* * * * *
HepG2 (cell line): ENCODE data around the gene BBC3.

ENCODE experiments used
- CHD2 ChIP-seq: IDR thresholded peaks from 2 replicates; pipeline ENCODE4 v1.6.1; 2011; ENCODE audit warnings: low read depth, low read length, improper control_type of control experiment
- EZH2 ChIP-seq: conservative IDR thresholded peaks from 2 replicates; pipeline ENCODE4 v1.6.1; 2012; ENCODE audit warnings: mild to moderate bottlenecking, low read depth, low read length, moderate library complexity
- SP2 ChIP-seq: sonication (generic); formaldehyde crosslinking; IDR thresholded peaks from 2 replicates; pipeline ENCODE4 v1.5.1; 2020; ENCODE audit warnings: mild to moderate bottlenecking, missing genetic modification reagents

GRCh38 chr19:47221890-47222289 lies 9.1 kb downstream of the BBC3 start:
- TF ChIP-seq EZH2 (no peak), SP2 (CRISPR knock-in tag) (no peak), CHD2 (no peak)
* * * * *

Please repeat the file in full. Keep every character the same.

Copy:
HepG2 (cell line): ENCODE data around the gene BBC3.

ENCODE experiments used
- CHD2 ChIP-seq: IDR thresholded peaks from 2 replicates; pipeline ENCODE4 v1.6.1; 2011; ENCODE audit warnings: low read depth, low read length, improper control_type of control experiment
- EZH2 ChIP-seq: conservative IDR thresholded peaks from 2 replicates; pipeline ENCODE4 v1.6.1; 2012; ENCODE audit warnings: mild to moderate bottlenecking, low read depth, low read length, moderate library complexity
- SP2 ChIP-seq: sonication (generic); formaldehyde crosslinking; IDR thresholded peaks from 2 replicates; pipeline ENCODE4 v1.5.1; 2020; ENCODE audit warnings: mild to moderate bottlenecking, missing genetic modification reagents

GRCh38 chr19:47221890-47222289 lies 9.1 kb downstream of the BBC3 start:
- TF ChIP-seq EZH2 (no peak), SP2 (CRISPR knock-in tag) (no peak), CHD2 (no peak)